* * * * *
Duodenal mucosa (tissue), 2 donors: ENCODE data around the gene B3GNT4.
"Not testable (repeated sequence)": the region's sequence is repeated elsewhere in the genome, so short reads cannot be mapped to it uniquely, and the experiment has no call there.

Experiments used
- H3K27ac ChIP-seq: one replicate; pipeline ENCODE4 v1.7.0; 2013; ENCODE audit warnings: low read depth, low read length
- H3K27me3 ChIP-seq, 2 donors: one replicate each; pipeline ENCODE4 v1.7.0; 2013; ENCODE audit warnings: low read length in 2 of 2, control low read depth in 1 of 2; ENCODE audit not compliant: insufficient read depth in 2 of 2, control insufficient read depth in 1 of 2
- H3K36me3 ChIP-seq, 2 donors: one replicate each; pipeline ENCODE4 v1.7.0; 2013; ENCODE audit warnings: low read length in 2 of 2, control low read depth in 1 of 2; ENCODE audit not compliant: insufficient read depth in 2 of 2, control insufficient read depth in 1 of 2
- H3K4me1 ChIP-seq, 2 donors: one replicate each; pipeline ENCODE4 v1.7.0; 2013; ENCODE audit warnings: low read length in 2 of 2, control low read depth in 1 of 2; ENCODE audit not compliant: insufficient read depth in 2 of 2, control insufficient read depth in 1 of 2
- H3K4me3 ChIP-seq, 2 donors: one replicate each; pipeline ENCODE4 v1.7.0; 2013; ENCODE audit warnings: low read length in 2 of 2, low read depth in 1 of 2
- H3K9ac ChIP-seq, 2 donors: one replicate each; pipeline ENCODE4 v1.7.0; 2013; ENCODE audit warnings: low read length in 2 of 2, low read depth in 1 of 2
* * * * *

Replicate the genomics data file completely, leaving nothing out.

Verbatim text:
Duodenal mucosa (tissue), 2 donors: ENCODE data around the gene B3GNT4.
"Not testable (repeated sequence)": the region's sequence is repeated elsewhere in the genome, so short reads cannot be mapped to it uniquely, and the experiment has no call there.

Experiments used
- H3K27ac ChIP-seq: one replicate; pipeline ENCODE4 v1.7.0; 2013; ENCODE audit warnings: low read depth, low read length
- H3K27me3 ChIP-seq, 2 donors: one replicate each; pipeline ENCODE4 v1.7.0; 2013; ENCODE audit warnings: low read length in 2 of 2, control low read depth in 1 of 2; ENCODE audit not compliant: insufficient read depth in 2 of 2, control insufficient read depth in 1 of 2
- H3K36me3 ChIP-seq, 2 donors: one replicate each; pipeline ENCODE4 v1.7.0; 2013; ENCODE audit warnings: low read length in 2 of 2, control low read depth in 1 of 2; ENCODE audit not compliant: insufficient read depth in 2 of 2, control insufficient read depth in 1 of 2
- H3K4me1 ChIP-seq, 2 donors: one replicate each; pipeline ENCODE4 v1.7.0; 2013; ENCODE audit warnings: low read length in 2 of 2, control low read depth in 1 of 2; ENCODE audit not compliant: insufficient read depth in 2 of 2, control insufficient read depth in 1 of 2
- H3K4me3 ChIP-seq, 2 donors: one replicate each; pipeline ENCODE4 v1.7.0; 2013; ENCODE audit warnings: low read length in 2 of 2, low read depth in 1 of 2
- H3K9ac ChIP-seq, 2 donors: one replicate each; pipeline ENCODE4 v1.7.0; 2013; ENCODE audit warnings: low read length in 2 of 2, low read depth in 1 of 2